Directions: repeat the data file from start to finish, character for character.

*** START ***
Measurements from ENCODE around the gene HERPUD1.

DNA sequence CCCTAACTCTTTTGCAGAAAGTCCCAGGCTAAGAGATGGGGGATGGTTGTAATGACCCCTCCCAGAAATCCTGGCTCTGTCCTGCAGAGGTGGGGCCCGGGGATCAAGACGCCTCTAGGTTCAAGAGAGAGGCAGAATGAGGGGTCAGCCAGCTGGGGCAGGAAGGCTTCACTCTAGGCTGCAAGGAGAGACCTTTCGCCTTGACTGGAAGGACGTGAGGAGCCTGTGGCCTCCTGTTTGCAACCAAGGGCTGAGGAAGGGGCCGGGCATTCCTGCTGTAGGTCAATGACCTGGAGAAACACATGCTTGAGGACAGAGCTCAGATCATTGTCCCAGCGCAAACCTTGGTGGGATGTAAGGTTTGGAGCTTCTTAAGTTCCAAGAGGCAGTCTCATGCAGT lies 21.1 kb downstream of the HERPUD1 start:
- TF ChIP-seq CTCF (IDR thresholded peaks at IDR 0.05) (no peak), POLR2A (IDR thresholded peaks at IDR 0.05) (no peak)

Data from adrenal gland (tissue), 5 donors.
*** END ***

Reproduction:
Measurements from ENCODE around the gene HERPUD1.

DNA sequence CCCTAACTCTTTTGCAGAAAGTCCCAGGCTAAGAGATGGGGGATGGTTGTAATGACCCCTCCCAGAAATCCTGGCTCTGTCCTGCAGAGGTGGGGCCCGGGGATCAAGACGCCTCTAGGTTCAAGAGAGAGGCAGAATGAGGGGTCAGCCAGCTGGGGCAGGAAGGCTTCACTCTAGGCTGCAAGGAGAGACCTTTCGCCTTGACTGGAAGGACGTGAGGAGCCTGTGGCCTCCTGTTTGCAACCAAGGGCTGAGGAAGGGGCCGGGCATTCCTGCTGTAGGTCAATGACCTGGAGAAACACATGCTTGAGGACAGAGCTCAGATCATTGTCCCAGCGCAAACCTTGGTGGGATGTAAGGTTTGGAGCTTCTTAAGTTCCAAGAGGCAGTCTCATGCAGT lies 21.1 kb downstream of the HERPUD1 start:
- TF ChIP-seq CTCF (IDR thresholded peaks at IDR 0.05) (no peak), POLR2A (IDR thresholded peaks at IDR 0.05) (no peak)

Data from adrenal gland (tissue), 5 donors.